One of the reasons as to why the cost of living, rent, and mortgages keep increasing in Northern Virginia and D.C. is also due to gentrification. For instance, Rodriguez says, “You can see it at every corner of the city. You can go anywhere. You can go into Old Town. You can go into the Southside, the Westside of Alexandria. You can go everywhere and you can find an example of an old apartment building that used to house minorities that was affordable housing that now is going to have a Harris Teeter with condominiums that are made obviously for people that are going to work at Amazon.”

 

Sedgwick also pointed out the same condominiums stating, “I do believe I’ve seen that especially taking place now. I’ve seen off King Street and Beauregard, they’re building new condos and the Harris Teeter and I know that that has driven up rent in some places and I imagine that would have a great impact on prices in that area and the expense of living.”

 

Lopez has not only witnessed gentrification, but has also experienced it. Specifically, Lopez stated that since her apartment became owned by a new company, they have been making many renovations and, “In the past few months it has gone up more than it would when a year passes. Because every year they increase the rent. But now it seems like it’s more because they are doing a lot of changes to it like I mentioned, the playground and the pool has been renovated and since it’s a new company, they plan to make more changes and that is bringing the rent up.”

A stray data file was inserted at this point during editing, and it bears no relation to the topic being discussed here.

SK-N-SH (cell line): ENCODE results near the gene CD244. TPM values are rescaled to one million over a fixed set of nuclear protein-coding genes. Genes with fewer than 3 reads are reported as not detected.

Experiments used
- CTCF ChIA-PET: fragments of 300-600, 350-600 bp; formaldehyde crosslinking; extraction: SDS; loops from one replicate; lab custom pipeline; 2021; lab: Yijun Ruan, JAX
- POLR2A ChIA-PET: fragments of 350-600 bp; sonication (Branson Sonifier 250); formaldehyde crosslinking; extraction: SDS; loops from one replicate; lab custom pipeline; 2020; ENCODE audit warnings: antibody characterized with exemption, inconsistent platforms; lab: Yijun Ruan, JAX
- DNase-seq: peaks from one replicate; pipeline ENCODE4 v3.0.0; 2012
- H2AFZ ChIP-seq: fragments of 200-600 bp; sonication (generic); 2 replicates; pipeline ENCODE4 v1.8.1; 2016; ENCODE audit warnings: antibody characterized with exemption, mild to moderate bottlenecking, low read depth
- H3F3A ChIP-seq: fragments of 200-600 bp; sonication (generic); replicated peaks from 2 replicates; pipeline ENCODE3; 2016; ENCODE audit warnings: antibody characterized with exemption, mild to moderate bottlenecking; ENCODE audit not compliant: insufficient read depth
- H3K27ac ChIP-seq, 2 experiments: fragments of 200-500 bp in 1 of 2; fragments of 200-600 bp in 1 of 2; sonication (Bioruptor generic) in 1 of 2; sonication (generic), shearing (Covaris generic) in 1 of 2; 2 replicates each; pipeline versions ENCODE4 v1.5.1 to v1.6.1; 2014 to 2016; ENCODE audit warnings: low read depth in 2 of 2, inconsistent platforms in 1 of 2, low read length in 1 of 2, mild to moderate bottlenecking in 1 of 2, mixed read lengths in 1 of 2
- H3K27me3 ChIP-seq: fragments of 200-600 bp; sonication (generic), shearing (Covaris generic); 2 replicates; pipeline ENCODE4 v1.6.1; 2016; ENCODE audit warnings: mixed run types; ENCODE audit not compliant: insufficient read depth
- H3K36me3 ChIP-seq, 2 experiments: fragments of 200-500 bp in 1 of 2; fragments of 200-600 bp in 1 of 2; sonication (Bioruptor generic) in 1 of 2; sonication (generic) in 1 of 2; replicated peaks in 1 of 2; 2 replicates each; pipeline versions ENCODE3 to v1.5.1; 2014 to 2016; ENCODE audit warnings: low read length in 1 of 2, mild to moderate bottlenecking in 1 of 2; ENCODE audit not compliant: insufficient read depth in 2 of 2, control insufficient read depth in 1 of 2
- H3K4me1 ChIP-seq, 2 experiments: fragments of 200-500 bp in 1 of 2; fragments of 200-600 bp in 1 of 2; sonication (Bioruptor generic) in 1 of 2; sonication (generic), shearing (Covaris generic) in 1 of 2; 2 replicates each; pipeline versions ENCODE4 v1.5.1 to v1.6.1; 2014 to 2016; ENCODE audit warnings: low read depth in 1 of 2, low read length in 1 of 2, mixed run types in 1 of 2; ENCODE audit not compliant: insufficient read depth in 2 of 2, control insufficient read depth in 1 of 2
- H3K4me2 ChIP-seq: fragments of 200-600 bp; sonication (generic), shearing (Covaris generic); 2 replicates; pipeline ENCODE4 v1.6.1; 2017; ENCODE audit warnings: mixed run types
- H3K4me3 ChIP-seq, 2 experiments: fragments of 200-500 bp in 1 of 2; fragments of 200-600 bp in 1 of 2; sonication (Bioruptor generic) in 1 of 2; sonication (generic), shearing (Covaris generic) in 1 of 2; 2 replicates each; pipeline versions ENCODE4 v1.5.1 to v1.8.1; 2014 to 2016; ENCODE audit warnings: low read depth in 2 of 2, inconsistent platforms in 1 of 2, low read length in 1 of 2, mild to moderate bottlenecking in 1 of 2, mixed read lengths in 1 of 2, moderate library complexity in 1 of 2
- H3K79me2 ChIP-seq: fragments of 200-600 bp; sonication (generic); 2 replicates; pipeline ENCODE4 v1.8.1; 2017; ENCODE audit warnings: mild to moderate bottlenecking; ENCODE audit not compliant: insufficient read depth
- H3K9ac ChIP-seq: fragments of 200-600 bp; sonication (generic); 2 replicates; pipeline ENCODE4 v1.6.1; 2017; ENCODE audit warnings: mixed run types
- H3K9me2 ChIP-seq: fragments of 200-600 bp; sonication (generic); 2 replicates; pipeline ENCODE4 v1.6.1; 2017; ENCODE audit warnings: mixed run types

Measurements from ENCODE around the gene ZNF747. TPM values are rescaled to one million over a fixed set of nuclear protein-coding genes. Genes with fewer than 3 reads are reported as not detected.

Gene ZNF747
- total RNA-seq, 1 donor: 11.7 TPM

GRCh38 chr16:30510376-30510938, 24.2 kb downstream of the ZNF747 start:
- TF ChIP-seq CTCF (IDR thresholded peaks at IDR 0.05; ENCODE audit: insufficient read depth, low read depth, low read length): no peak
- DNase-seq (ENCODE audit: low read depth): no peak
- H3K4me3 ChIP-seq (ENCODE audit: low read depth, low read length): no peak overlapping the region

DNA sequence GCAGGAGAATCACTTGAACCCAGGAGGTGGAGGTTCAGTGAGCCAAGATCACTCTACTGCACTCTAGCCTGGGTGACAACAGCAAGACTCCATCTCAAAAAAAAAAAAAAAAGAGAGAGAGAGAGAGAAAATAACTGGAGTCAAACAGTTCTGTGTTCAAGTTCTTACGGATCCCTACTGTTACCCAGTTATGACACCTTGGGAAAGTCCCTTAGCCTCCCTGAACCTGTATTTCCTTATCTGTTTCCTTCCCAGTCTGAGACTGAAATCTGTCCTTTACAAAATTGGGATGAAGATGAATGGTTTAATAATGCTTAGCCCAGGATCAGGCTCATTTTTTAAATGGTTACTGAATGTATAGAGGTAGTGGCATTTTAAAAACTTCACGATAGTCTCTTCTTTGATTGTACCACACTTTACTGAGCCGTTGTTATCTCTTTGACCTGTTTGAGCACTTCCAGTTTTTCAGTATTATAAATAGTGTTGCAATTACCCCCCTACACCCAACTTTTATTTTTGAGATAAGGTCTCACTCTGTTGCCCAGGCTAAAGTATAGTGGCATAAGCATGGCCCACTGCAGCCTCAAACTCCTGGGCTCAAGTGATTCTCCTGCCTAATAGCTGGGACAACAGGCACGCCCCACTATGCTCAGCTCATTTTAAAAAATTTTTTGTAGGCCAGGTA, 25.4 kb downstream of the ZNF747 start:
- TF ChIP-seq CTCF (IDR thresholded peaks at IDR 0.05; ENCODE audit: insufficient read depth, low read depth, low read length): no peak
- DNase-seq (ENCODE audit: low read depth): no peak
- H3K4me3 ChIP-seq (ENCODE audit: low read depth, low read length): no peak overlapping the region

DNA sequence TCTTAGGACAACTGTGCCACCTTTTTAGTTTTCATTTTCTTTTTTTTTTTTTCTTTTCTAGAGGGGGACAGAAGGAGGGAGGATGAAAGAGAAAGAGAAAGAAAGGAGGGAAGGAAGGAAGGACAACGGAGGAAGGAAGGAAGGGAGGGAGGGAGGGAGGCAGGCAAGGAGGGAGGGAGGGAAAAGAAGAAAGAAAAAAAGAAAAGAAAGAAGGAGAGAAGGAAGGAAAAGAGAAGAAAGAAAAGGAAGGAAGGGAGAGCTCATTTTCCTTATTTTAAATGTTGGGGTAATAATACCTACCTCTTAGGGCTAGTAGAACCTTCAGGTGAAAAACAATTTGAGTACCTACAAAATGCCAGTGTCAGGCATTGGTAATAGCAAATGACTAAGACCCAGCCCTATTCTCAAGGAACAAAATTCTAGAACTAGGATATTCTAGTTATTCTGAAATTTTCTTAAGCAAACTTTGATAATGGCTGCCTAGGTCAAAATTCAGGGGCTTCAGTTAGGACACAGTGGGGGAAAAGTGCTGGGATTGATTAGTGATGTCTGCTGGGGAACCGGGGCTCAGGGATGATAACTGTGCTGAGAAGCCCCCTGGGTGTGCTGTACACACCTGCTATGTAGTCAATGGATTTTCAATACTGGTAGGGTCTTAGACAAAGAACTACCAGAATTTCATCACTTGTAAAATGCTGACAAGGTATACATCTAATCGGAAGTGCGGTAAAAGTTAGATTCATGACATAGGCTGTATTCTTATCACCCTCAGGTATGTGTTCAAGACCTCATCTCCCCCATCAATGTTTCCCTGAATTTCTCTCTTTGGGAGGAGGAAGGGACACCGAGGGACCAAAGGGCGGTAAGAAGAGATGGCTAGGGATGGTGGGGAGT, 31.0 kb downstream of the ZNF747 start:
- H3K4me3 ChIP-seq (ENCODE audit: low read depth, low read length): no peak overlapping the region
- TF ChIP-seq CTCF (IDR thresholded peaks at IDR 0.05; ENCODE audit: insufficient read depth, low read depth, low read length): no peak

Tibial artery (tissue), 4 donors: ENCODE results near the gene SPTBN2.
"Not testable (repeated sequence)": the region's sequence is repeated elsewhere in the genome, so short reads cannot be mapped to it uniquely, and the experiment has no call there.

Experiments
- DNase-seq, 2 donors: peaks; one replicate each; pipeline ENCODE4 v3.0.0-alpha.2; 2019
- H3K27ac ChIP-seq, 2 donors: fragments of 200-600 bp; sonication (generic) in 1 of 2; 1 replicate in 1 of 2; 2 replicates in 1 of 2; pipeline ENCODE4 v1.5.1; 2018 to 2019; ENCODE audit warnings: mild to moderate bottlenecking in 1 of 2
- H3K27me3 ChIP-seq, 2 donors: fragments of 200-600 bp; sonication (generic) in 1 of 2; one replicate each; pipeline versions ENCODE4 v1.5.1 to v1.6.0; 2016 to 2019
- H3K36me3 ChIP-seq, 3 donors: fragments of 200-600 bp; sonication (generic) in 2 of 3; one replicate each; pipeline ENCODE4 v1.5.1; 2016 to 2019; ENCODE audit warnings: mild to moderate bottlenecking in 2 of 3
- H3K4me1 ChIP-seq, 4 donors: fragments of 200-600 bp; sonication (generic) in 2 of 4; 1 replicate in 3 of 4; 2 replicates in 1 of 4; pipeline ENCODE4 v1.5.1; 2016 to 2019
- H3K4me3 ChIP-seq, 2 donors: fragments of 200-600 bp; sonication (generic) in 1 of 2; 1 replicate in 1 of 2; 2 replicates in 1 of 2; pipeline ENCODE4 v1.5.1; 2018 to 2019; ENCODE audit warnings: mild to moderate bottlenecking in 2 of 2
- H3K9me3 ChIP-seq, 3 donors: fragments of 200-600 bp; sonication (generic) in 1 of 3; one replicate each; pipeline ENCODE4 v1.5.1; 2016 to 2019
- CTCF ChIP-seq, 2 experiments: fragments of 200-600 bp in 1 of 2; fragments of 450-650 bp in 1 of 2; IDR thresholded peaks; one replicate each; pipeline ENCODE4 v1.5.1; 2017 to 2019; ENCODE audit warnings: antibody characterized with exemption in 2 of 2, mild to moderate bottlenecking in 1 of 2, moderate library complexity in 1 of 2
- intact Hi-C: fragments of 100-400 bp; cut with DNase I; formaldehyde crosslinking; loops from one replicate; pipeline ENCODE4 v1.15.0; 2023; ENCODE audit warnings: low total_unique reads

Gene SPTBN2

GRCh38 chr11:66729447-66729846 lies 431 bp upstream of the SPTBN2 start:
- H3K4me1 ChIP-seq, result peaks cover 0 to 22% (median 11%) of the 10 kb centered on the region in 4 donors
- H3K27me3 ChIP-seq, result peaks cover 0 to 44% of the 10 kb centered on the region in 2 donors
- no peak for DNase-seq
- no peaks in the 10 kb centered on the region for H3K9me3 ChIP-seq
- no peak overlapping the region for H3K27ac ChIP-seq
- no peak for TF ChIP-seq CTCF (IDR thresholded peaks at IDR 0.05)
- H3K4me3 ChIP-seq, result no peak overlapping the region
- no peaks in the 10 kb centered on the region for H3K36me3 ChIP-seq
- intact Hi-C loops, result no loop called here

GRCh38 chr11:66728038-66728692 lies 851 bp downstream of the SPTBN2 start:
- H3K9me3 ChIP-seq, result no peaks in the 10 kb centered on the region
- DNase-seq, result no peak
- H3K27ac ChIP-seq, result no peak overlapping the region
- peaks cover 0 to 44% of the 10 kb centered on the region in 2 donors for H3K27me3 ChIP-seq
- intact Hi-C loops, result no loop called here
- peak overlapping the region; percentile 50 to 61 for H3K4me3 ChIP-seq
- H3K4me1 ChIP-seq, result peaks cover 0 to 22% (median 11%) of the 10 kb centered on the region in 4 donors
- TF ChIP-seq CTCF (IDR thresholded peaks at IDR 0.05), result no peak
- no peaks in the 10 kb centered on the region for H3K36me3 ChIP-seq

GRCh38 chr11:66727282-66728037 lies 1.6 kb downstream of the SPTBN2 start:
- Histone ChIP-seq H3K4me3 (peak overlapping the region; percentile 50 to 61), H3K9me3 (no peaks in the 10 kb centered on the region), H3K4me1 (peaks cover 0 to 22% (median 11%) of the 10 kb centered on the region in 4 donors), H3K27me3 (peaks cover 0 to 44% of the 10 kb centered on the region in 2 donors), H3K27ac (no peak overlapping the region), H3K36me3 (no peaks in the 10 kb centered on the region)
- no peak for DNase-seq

Despite the high cost of living in Northern Virginia and Washington D.C. Lopez, Rodriguez, and Sedgwick all stated that they have lived in Alexandria City for a long time. Notably, Lopez has lived there for over 10 years, Rodriguez has lived there for about 15 years, and Sedgwick has lived there her whole life, for 21 years. Thus, even though it is expensive to live in the Washington D.C. Metropolitan area, Lopez, Rodriguez, and Sedgwick have been living there for an extended period. 

 

On this note, Lopez says she likes this area to, “go to different restaurants and places. So I do like that about the city but I do know that’s one of the main reasons why the expenses tend to be higher just because it is a city or an area that attracts a lot of people.” Sedgwick also states that living in Alexandria is, “incredibly expensive, but that’s all due in part to being located so close to Washington D.C..” And even despite this, she does like some features of living in this area like how, “There are many resources; many schools.” And Rodriguez stated that his family moved to the Washington D.C. Metropolitan Area, “By choice. And we just stayed in the area. We liked the area, so we never had a reason to leave.” 

 

Therefore, all things considered, even though the cost of living is high, there is not a lot of affordable housing, and there is gentrification in the area, there is also a lot of job growth, diversity, and recreational activities in the metropolitan area which makes it a high demand place to live in. And Lopez, Rodriguez, and Sedgwick still live in this area after more than a decade.